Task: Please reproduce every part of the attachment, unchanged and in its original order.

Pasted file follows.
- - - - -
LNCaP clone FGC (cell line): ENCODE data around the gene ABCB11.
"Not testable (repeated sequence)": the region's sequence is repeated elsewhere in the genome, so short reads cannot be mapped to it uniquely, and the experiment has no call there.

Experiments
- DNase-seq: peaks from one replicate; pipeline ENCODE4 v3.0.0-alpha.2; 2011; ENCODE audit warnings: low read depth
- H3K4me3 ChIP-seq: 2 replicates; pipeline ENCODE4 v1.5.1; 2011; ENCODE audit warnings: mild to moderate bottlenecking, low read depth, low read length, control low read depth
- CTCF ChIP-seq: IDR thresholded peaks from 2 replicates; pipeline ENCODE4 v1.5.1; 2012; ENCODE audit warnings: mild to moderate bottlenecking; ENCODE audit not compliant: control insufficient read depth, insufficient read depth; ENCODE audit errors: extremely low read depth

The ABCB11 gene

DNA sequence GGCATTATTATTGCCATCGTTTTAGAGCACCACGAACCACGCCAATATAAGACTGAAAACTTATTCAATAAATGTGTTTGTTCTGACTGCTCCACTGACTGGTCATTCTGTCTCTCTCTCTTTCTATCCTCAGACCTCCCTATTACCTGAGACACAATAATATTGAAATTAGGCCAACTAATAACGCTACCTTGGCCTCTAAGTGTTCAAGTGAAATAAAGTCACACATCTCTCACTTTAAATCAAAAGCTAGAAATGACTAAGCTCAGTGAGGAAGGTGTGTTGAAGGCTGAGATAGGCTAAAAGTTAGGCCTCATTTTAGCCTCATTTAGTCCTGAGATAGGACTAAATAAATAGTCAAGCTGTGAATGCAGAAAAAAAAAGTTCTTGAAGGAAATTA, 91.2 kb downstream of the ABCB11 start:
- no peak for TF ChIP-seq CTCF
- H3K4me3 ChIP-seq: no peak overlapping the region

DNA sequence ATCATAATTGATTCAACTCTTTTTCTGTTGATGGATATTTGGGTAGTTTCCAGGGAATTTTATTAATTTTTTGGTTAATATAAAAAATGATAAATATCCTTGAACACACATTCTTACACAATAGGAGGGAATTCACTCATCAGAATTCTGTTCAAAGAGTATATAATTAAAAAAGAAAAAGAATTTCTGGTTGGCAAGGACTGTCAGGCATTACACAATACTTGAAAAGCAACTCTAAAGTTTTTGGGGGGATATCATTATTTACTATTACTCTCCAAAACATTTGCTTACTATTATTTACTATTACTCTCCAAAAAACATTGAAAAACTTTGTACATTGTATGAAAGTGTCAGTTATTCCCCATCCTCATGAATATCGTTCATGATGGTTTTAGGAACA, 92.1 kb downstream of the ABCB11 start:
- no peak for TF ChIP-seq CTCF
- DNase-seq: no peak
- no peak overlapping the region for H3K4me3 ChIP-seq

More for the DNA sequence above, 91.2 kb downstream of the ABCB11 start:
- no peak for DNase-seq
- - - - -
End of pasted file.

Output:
LNCaP clone FGC (cell line): ENCODE data around the gene ABCB11.
"Not testable (repeated sequence)": the region's sequence is repeated elsewhere in the genome, so short reads cannot be mapped to it uniquely, and the experiment has no call there.

Experiments
- DNase-seq: peaks from one replicate; pipeline ENCODE4 v3.0.0-alpha.2; 2011; ENCODE audit warnings: low read depth
- H3K4me3 ChIP-seq: 2 replicates; pipeline ENCODE4 v1.5.1; 2011; ENCODE audit warnings: mild to moderate bottlenecking, low read depth, low read length, control low read depth
- CTCF ChIP-seq: IDR thresholded peaks from 2 replicates; pipeline ENCODE4 v1.5.1; 2012; ENCODE audit warnings: mild to moderate bottlenecking; ENCODE audit not compliant: control insufficient read depth, insufficient read depth; ENCODE audit errors: extremely low read depth

The ABCB11 gene

DNA sequence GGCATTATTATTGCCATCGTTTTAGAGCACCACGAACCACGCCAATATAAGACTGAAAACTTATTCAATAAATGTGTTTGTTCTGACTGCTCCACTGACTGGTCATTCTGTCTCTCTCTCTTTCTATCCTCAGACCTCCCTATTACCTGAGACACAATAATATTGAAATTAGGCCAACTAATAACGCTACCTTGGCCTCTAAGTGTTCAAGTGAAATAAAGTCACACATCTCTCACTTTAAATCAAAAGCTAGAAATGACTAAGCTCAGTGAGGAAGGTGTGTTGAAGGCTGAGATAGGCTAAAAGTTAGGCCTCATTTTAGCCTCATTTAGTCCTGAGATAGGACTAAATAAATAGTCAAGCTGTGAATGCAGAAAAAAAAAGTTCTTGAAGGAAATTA, 91.2 kb downstream of the ABCB11 start:
- no peak for TF ChIP-seq CTCF
- H3K4me3 ChIP-seq: no peak overlapping the region

DNA sequence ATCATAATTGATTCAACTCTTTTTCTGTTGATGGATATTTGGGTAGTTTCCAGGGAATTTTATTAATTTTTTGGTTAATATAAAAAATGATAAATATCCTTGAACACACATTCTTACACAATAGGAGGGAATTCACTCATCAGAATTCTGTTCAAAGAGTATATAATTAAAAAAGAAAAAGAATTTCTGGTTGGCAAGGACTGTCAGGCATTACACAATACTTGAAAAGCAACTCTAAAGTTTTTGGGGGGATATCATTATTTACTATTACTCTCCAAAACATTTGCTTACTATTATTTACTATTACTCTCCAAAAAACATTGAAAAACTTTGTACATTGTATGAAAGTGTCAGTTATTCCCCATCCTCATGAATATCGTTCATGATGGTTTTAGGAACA, 92.1 kb downstream of the ABCB11 start:
- no peak for TF ChIP-seq CTCF
- DNase-seq: no peak
- no peak overlapping the region for H3K4me3 ChIP-seq

More for the DNA sequence above, 91.2 kb downstream of the ABCB11 start:
- no peak for DNase-seq